More on School Choice

A while back, I made a plea to the left to "come to the dark side" and consider school choice.  In this post, I didn't argue about quality or efficiency improvements, but about diversity:

At the end of the day, one-size-fits-all public schools are never
going to be able to satisfy everyone on this type thing, as it is
impossible to educate kids in a values-neutral way.  Statist parents
object to too much positive material on the founding fathers and the
Constitution.  Secular parents object to mentions of God and
overly-positive descriptions of religion in history.  Religious parents
object to secularized science and sex education.  Free market parents
object to enforced environmental activism and statist economics.   Some
parents want no grades and an emphasis on feeling good and self-esteem,
while others want tough grading and tough feedback when kids aren't
learning what they are supposed to.

I have always thought that these "softer" issues, rather than just
test scores and class sizes, were the real "killer-app" that might one
day drive acceptance of school choice in this country.  Certainly
increases in home-schooling rates have been driven as much by these
softer values-related issues (mainly to date from the Right) than by
just the three R's.

So here is my invitation to the Left: come over to the dark side.
Reconsider your historic opposition to school choice.  I'm not talking
about rolling back government spending or government commitment to
funding education for all.  I am talking about allowing parents to use
that money that government spends on their behalf at the school of
their choice.  Parents want their kids to learn creationism - fine,
they can find a school for that.  Parents want a strict, secular focus
on basic skills - fine, another school for that.  Parents want their
kids to spend time learning the three R's while also learning to love
nature and protect the environment - fine, do it...

Today, Jeff Jacoby, via Cafe Hayek, is making much the same argument:

From issues of sexuality and religion to the broad themes of US history and
politics, public opinion is fractured. Secular parents square off against
believers, supporters of homosexual marriage against traditionalists, those
stressing ''safe sex" against those who emphasize abstinence. Each wants its
views reflected in the classroom. No longer is there a common understanding of
the mission of public education. To the extent that one camp's vision prevails,
parents in the opposing camp are embittered. And there is no prospect that this
will change -- not as long as the government remains in charge of educating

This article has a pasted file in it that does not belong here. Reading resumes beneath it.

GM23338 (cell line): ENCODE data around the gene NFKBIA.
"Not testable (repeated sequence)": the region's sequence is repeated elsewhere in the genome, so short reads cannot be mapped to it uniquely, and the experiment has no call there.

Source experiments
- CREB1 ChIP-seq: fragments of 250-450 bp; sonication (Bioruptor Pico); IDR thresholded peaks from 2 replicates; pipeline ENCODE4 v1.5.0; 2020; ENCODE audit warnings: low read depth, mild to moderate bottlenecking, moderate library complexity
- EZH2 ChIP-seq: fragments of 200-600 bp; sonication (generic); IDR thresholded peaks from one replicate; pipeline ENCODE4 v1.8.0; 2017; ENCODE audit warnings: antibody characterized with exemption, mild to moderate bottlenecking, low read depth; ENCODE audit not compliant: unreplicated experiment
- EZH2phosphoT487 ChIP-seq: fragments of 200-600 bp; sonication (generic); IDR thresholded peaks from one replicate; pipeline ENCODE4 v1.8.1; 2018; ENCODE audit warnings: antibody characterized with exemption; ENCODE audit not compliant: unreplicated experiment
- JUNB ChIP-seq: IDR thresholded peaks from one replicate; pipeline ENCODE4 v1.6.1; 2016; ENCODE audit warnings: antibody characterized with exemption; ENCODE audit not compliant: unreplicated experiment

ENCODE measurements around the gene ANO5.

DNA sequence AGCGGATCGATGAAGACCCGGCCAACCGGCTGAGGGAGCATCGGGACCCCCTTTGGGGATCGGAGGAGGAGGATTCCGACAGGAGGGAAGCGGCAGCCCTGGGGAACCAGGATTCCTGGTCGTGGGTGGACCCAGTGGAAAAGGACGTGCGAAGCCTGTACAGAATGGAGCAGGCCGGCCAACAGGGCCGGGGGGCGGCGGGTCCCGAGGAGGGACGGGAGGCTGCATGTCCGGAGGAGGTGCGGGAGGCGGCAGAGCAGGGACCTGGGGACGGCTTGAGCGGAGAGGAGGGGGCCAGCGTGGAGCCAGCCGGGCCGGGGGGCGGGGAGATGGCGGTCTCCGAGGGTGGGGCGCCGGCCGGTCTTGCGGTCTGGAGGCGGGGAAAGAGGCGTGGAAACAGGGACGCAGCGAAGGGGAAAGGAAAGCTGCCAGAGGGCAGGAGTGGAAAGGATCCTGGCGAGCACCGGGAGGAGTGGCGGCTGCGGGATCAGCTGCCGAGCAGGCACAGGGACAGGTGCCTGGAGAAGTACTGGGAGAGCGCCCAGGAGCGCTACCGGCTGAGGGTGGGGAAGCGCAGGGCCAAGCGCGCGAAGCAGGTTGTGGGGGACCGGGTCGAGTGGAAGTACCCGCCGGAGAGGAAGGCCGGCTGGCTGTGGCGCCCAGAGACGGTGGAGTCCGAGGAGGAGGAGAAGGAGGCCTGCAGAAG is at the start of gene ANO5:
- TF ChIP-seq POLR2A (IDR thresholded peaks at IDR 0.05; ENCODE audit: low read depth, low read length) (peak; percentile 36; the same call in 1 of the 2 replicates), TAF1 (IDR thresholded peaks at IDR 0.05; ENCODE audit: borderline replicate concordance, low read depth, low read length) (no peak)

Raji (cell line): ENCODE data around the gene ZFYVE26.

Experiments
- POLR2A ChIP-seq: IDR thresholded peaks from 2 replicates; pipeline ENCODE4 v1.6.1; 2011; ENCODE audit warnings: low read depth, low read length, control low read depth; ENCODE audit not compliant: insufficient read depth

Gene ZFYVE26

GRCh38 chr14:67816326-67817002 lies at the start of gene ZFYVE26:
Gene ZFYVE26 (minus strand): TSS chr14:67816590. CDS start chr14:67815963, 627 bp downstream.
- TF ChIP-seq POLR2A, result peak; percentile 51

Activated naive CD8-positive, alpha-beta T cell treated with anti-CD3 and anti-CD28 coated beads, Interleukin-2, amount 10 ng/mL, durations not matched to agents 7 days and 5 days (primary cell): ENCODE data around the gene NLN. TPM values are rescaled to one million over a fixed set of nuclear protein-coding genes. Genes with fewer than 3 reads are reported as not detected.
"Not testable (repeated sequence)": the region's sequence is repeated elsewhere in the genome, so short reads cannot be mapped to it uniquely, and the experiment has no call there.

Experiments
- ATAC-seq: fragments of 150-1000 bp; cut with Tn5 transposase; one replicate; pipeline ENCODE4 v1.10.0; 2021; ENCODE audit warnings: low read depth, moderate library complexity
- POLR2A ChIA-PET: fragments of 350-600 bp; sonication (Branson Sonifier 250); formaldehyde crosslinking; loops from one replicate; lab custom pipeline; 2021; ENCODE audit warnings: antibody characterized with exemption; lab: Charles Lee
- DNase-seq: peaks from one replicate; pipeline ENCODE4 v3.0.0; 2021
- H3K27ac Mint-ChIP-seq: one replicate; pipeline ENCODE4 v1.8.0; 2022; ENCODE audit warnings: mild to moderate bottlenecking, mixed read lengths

American children....

Imagine how diverse and lively American education would be if it were
liberated from government control. There would be schools of every description
-- just as there are restaurants, websites, and clothing styles of every
description. Parents who wanted their children to be taught Darwinian evolution
unsullied by leaps of faith about an Intelligent Designer would be able to
choose schools in which religious notions would play no role. Those who wanted
their children to see God's hand in the miraculous tapestry of life all around
them would send them to schools in which faith played a prominent role.

Sounds good?  Well, unfortunately, as Cafe Hayek points out, Stacy Schiff in the NY Times recently went off on an anti-choice screed.  Not just anti-school-choice, but anti-all-choice, and readers were writing in in droves to agree!  Jeez, do people really want less choice? And just because you are too lazy to handle responsible decision-making, do you really want to limit my choice as well?  And by the way, who is going to be the official cull-er of choice, and what guarantees do you have that those officials will make the same decisions as you in culling choice?  Virginia Postrel has more thoughts on choice.

The bottom line of choice is that many of those in power do not trust you to make your own choices.  I wrote on distrust of individual decision-making here.  In my article on school choice, I ended with this caution:

Of course, there is one caveat that trips up both the Left and the
Right:  To accept school choice, you have to be willing to accept that
some parents will choose to educate their kids in a way you do not
agree with, with science you do not necessarily accept, and with values
that you do not hold.  If your response is, fine, as long as my kids
can get the kind of education I want them to, then consider school